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Mothers 'fear bright tobacco packs'
Most mothers and grandmothers believe bright, colourful packaging makes tobacco more appealing to children, a poll suggests.
The survey, of more than 2,000 women for Cancer Research UK, found eight out of 10 thought bright packaging was attractive to youngsters while 85% said children should not be exposed to any tobacco marketing at all. The Government has put plans to introduce plain packaging on hold, saying it wants to gather more evidence first. A decision has been delayed so more time can be spent examining how a similar scheme has worked in Australia.
Health minister Anna Soubry said in July she "would never give in to pressure". Labour accused the Government of "caving in to big business". Under the plans, tobacco packs would all be the same colour and would carry a prominent, graphic warning about the dangers of smoking.
The survey of mothers and grandmothers of children under 18 found 92% would be worried about their children if they became addicted to smoking under age.
Cancer Research UK is running a campaign to remove all "attractive and stylish" branding from packaging and increase the number of picture health warnings about the effects of smoking. More than 200,000 children take up smoking every year, with more girls smoking regularly than boys, figures show.
Alison Cox, Cancer Research UK's head of tobacco control, said: "Smoking causes more than eight out of 10 cases of lung cancer, and over 100,000 tobacco-related deaths every year. We also know that starting smoking at a young age greatly increases your risk of lung cancer which is why the majority of mums and grans believe no child should be exposed to tobacco advertising.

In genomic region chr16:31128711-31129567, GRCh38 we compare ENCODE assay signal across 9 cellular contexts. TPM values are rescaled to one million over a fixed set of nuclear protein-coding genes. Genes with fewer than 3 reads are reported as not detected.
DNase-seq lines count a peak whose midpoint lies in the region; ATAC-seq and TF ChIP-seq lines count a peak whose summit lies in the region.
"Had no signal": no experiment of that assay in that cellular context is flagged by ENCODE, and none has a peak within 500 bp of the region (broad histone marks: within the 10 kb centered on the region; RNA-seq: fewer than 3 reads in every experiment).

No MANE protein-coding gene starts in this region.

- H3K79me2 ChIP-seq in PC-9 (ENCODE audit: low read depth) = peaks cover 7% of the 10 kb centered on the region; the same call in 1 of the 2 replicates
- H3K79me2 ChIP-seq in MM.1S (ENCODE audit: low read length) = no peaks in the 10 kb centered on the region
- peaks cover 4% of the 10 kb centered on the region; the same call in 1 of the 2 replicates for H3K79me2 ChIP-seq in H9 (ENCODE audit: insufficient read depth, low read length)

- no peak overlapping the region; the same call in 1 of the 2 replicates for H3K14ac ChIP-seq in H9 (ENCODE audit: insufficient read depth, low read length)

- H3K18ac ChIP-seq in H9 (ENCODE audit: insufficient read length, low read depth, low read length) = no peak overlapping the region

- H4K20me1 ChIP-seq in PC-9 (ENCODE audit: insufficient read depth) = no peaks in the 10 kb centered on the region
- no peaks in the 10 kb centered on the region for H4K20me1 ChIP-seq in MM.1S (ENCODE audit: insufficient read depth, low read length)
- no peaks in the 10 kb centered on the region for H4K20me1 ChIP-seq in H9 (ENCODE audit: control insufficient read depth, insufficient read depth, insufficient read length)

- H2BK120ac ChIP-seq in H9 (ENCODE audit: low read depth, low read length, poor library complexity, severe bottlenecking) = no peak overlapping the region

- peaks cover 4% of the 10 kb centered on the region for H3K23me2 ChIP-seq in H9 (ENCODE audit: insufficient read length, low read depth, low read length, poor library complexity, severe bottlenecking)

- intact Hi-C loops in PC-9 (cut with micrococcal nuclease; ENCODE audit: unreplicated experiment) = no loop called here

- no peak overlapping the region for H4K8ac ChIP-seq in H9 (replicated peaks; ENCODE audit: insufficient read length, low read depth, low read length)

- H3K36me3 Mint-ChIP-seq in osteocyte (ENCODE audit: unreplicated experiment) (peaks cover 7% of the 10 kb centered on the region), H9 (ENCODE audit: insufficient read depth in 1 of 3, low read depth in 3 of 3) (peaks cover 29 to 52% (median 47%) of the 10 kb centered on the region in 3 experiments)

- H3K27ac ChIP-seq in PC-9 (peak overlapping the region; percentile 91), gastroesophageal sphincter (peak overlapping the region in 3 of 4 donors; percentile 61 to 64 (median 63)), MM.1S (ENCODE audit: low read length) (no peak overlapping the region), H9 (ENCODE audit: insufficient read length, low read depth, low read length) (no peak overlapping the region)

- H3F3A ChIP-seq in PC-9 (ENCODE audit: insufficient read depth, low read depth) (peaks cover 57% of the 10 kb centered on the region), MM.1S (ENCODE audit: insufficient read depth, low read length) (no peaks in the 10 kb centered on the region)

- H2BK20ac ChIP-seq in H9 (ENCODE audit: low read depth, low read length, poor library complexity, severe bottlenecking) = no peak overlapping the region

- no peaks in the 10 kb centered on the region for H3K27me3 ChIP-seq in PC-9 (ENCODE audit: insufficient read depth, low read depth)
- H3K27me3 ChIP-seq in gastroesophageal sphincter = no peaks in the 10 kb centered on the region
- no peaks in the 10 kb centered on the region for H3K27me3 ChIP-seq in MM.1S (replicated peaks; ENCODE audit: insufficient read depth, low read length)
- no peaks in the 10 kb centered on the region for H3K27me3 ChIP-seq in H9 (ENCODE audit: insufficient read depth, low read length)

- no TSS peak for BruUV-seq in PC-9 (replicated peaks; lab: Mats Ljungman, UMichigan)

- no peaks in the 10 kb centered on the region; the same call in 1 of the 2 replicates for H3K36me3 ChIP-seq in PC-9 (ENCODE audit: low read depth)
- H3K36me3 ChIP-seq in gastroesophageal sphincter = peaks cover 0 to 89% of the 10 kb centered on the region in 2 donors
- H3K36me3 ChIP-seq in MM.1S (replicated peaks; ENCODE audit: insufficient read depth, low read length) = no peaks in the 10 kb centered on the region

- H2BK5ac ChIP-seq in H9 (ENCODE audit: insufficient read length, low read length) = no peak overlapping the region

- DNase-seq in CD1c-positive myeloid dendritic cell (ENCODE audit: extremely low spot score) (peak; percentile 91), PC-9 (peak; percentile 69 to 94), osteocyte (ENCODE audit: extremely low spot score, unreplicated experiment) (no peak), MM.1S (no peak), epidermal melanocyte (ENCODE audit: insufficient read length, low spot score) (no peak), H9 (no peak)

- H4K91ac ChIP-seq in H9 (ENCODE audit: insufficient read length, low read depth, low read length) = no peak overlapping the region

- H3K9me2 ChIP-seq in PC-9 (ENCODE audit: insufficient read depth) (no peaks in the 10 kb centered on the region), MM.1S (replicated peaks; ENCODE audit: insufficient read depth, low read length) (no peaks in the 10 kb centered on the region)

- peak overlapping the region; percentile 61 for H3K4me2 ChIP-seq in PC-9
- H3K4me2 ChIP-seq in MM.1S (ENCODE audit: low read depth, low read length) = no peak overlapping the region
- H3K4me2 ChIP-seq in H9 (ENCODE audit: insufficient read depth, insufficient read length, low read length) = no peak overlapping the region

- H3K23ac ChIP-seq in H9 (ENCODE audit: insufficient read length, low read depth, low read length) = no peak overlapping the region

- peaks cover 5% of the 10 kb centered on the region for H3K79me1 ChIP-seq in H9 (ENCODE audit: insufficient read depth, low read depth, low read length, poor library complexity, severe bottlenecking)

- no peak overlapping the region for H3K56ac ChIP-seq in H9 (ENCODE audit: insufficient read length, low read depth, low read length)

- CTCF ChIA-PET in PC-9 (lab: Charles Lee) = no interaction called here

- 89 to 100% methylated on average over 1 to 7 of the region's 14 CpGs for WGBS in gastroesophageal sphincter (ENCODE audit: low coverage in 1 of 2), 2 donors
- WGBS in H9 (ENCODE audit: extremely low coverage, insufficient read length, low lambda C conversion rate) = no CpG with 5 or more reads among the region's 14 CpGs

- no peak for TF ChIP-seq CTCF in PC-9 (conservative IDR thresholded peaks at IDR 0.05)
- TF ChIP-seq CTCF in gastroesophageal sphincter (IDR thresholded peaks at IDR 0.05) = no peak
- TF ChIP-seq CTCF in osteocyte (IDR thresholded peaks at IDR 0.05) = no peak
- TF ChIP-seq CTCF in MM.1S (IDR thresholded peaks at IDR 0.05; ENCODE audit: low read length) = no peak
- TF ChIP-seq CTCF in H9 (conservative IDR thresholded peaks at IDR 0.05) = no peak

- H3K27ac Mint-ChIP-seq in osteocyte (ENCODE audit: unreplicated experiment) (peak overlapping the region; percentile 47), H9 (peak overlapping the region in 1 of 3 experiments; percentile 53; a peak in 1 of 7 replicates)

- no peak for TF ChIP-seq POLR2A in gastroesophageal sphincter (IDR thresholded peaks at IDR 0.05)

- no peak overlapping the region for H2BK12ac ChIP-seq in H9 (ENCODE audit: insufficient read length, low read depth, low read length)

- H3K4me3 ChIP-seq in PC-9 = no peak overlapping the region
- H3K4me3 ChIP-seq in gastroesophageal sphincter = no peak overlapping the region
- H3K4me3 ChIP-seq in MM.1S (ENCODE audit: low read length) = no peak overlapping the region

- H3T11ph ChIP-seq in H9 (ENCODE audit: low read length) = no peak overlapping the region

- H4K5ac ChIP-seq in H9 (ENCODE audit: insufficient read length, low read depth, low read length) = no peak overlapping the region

"We're urging the Government to introduce plain, standardised packaging of tobacco, which, as well as being a popular move, would show that the Government cares more about the health of future generations than the profits of the tobacco industry. We'd like to see the Government protect children from the lure of sophisticated tobacco industry marketing and introduce plain, standardised packaging as a way to reduce the number of young people who take up smoking."
Simon Clark, director of the smokers' lobby group Forest, said: "There is no credible evidence that children start smoking because of cigarette packaging. Teenagers are influenced primarily by their peers and family members. The introduction of plain packaging could fuel the black market and that would be far worse for children because criminal gangs don't care who they sell to.
"The Government has rightly decided to wait until hard evidence is available that supports plain packaging. To its credit, it has also taken into account the views of hundreds of thousands of people who responded to the public consultation on standardised packaging. A huge majority were against the policy, and with good reason."
Martin Dockrell, director of policy and research at Action on Smoking and Health, said: "Mums and grans understandably want to protect children from the tobacco industry. The evidence is clear: since the ban on tobacco advertising smoking rates among children have halved. Removing the promotional elements from tobacco packaging will help finish the job and further reduce take-up of smoking by children."